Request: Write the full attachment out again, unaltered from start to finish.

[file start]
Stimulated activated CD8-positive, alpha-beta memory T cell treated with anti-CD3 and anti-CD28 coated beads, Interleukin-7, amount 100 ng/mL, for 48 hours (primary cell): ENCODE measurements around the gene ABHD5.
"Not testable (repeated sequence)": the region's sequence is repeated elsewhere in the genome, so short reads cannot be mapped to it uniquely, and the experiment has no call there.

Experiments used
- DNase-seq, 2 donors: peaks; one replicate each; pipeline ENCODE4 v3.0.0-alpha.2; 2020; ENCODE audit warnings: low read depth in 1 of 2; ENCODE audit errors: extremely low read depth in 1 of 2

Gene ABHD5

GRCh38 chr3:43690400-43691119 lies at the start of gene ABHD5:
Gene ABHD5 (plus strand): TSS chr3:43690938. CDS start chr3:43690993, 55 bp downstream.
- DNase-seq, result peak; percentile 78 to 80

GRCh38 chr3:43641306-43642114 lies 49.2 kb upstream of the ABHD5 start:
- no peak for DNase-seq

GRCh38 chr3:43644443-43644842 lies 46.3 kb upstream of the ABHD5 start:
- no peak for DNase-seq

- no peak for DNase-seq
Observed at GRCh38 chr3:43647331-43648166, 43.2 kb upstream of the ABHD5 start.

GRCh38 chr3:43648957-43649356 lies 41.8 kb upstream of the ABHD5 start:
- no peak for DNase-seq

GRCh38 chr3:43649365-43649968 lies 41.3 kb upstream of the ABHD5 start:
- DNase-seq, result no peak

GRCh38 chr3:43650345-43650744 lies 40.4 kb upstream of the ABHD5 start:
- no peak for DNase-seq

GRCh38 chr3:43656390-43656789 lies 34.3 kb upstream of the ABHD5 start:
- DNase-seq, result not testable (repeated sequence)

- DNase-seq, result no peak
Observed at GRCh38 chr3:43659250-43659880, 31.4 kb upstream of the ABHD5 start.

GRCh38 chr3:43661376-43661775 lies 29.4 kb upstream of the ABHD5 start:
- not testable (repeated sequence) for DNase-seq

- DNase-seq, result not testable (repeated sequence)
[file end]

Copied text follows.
Stimulated activated CD8-positive, alpha-beta memory T cell treated with anti-CD3 and anti-CD28 coated beads, Interleukin-7, amount 100 ng/mL, for 48 hours (primary cell): ENCODE measurements around the gene ABHD5.
"Not testable (repeated sequence)": the region's sequence is repeated elsewhere in the genome, so short reads cannot be mapped to it uniquely, and the experiment has no call there.

Experiments used
- DNase-seq, 2 donors: peaks; one replicate each; pipeline ENCODE4 v3.0.0-alpha.2; 2020; ENCODE audit warnings: low read depth in 1 of 2; ENCODE audit errors: extremely low read depth in 1 of 2

Gene ABHD5

GRCh38 chr3:43690400-43691119 lies at the start of gene ABHD5:
Gene ABHD5 (plus strand): TSS chr3:43690938. CDS start chr3:43690993, 55 bp downstream.
- DNase-seq, result peak; percentile 78 to 80

GRCh38 chr3:43641306-43642114 lies 49.2 kb upstream of the ABHD5 start:
- no peak for DNase-seq

GRCh38 chr3:43644443-43644842 lies 46.3 kb upstream of the ABHD5 start:
- no peak for DNase-seq

- no peak for DNase-seq
Observed at GRCh38 chr3:43647331-43648166, 43.2 kb upstream of the ABHD5 start.

GRCh38 chr3:43648957-43649356 lies 41.8 kb upstream of the ABHD5 start:
- no peak for DNase-seq

GRCh38 chr3:43649365-43649968 lies 41.3 kb upstream of the ABHD5 start:
- DNase-seq, result no peak

GRCh38 chr3:43650345-43650744 lies 40.4 kb upstream of the ABHD5 start:
- no peak for DNase-seq

GRCh38 chr3:43656390-43656789 lies 34.3 kb upstream of the ABHD5 start:
- DNase-seq, result not testable (repeated sequence)

- DNase-seq, result no peak
Observed at GRCh38 chr3:43659250-43659880, 31.4 kb upstream of the ABHD5 start.

GRCh38 chr3:43661376-43661775 lies 29.4 kb upstream of the ABHD5 start:
- not testable (repeated sequence) for DNase-seq

- DNase-seq, result not testable (repeated sequence)